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That’s right people, I’m makin’ Limoncello. I found the recipe last Spring. The frosty bottles looked so pretty full of the frozen lemony liqueur, that I decided to make some for gifts. It’s a process, so I put it on my calendar for September so it would be ready by December. So, here we go.  I started with 15 beautiful lemons.  Since we don’t grow lemons here in Colorado, I had to use store bought.  The directions say to scrub all the waxes off.  I sprayed them with FIT and then washed and dried them good.

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 Next is the process of taking the peel off the lemons.  Instructions are very strict to peel lemons with a very sharp peeler.  It’s important not to grab any of the white bitter pith.  You only want the yellow part.  I started with this ceramic and very sharp peeler.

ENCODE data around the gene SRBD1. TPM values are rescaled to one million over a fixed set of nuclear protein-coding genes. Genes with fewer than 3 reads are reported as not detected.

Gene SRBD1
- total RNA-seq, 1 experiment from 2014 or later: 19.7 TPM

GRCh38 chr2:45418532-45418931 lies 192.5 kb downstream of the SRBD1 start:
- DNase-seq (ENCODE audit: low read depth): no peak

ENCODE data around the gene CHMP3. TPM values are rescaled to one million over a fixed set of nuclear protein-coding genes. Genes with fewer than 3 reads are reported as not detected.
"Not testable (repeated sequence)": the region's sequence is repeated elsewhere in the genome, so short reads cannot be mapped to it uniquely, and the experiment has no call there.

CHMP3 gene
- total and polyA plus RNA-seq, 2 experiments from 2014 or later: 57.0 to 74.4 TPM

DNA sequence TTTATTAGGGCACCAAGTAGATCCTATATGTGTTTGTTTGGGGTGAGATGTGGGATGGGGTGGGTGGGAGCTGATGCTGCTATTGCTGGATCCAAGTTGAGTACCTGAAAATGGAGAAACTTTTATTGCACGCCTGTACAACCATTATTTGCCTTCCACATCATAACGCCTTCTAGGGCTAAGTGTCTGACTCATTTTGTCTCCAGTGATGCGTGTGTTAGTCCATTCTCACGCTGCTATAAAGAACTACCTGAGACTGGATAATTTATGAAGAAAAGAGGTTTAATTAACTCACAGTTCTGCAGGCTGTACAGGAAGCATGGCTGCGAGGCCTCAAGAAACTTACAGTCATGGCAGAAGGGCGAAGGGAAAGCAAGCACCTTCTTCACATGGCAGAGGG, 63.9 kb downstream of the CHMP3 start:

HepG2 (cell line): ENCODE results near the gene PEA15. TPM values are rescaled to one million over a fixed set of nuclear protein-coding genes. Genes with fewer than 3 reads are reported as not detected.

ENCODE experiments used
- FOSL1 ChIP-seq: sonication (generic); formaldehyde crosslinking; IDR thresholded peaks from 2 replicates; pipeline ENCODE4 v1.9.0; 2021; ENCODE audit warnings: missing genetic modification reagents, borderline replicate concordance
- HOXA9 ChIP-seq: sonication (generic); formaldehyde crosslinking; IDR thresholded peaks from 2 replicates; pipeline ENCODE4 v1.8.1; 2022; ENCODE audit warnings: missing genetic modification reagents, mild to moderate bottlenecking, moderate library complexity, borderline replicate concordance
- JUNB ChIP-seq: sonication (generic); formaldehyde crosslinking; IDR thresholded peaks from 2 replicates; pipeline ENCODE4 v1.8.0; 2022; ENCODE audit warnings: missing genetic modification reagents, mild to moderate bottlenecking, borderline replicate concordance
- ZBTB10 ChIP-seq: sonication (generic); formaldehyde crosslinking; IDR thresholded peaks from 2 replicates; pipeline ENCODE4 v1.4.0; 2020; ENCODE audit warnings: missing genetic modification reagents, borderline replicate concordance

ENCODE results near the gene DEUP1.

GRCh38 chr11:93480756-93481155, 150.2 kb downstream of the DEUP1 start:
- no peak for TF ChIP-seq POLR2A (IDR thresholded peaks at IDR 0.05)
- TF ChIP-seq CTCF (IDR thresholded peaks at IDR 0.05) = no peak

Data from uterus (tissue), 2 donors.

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 I ended up using my zester.  MUCH faster and pith safer than the peeler.

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 With my combination of peeled and zested lemon I have added a four inch sprig of fresh rosemary.  The recipe I found is called Rosemary Limoncello.  I have started this project well in advance, if I don’t like the rosemary, I’ll make more in time for Christmas and omit it.

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 Most of the recipes say you should use Everclear.  :::taking deep breath.  I just couldn’t do it.  I couldn’t bring myself to walk in to my local liquor store and grab a bottle of Everclear and march it up to the front counter.   I just knew that as soon as I did, some breaking news story would unfold and Channel 4 reporters would storm the counters and there I’d be in the background on local Denver television stations on the 6:00 prime time news holding my large bottle of Everclear.   A big ol bottle of cheap vodka seemed much less derelict.  HA